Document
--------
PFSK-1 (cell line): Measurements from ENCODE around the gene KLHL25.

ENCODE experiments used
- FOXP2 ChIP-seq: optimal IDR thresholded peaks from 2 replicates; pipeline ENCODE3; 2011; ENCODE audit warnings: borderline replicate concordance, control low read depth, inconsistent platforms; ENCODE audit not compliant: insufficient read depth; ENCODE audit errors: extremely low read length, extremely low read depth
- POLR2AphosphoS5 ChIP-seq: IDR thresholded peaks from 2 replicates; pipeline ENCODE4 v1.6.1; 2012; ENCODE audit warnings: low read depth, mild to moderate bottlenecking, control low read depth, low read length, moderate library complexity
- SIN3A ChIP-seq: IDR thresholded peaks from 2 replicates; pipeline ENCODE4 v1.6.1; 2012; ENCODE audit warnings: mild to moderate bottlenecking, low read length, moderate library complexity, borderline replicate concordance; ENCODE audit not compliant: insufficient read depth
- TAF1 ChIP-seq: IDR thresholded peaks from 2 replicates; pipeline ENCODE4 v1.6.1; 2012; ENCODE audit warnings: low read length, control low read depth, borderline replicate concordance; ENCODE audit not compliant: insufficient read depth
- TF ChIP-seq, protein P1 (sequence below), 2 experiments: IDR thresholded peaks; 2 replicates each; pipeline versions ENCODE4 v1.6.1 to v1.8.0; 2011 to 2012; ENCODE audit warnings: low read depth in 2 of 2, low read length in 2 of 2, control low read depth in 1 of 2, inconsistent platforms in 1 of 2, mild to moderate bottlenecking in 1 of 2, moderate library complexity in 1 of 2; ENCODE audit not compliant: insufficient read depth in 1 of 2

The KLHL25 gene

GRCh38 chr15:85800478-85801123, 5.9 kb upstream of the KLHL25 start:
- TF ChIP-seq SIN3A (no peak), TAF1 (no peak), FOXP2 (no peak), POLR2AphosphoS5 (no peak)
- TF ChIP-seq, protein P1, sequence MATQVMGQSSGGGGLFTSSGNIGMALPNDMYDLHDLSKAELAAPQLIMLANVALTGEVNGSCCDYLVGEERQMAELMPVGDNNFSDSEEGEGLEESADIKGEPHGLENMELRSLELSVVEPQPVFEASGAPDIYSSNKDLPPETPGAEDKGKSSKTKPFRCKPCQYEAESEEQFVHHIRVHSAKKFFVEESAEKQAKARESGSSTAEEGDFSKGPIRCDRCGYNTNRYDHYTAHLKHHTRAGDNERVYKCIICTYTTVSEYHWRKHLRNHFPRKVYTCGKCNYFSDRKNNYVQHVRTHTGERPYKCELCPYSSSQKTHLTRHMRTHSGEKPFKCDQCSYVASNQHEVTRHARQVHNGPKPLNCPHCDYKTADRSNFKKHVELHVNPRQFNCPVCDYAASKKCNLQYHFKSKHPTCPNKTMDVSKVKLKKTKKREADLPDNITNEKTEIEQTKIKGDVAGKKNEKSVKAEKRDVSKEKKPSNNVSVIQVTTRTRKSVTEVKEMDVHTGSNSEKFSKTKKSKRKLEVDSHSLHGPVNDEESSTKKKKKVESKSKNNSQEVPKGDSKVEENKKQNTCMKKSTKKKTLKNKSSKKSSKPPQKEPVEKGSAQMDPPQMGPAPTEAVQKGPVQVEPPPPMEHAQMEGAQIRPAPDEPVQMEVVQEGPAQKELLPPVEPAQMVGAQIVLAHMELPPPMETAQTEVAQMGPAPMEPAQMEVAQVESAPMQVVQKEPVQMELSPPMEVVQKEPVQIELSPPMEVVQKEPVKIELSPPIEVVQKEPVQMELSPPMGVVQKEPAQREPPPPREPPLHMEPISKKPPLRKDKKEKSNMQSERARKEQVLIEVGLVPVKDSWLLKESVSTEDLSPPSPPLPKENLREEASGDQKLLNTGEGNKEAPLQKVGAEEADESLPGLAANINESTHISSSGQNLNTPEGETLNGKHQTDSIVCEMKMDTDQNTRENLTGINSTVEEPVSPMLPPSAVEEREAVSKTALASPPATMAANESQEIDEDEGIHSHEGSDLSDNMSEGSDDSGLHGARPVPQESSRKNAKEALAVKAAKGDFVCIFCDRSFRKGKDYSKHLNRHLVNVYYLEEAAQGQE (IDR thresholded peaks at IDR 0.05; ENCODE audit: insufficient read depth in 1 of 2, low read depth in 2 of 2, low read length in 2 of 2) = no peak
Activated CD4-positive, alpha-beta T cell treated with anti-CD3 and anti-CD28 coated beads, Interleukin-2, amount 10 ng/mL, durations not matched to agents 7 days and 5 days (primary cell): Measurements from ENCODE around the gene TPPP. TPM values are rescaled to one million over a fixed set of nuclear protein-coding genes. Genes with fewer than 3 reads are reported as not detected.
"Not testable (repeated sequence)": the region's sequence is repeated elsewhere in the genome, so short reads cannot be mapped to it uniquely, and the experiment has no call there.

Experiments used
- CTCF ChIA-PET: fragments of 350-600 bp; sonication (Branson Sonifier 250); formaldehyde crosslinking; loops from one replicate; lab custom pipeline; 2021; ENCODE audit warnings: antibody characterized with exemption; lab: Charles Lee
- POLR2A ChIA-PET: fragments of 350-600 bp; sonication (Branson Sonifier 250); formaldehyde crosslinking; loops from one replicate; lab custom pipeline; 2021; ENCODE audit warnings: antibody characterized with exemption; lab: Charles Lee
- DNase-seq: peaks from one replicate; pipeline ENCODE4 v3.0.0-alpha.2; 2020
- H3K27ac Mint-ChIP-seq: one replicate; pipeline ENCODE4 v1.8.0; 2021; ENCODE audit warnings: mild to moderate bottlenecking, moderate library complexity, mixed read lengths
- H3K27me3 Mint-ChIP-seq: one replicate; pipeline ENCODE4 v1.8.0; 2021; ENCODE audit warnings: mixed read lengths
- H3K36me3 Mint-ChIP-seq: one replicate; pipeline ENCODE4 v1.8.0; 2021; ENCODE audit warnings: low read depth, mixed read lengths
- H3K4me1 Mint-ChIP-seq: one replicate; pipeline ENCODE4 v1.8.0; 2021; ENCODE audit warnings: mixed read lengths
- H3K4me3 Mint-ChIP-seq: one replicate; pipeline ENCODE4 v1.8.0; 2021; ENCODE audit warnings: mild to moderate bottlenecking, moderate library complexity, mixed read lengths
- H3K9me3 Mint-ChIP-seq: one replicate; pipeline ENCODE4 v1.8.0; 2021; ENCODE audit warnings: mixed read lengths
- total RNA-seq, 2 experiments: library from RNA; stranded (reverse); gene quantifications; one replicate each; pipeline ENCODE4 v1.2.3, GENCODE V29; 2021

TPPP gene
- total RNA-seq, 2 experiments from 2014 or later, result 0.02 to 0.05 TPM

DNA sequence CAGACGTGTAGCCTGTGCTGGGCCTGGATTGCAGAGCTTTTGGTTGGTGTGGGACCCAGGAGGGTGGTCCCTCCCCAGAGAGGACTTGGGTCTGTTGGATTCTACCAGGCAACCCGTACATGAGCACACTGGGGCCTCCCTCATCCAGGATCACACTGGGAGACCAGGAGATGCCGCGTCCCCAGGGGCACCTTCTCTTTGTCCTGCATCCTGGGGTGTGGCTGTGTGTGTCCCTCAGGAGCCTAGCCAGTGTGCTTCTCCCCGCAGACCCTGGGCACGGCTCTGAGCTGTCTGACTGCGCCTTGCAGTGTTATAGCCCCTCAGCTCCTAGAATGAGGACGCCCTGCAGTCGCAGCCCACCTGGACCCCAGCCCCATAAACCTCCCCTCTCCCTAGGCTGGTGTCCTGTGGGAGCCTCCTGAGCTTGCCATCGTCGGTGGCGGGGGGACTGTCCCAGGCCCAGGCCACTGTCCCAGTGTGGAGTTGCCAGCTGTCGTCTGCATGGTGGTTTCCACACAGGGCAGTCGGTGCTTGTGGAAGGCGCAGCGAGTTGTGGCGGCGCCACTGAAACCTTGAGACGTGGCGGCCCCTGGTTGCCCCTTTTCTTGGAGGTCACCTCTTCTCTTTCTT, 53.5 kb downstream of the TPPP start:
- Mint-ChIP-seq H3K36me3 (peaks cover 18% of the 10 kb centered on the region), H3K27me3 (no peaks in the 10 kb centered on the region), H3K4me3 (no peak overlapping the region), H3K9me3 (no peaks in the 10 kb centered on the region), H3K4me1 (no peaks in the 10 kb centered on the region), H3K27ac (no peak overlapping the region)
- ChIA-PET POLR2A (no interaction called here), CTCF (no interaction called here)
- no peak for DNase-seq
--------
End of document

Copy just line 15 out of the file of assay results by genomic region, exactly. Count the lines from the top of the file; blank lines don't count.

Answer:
- CTCF ChIA-PET: fragments of 350-600 bp; sonication (Branson Sonifier 250); formaldehyde crosslinking; loops from one replicate; lab custom pipeline; 2021; ENCODE audit warnings: antibody characterized with exemption; lab: Charles Lee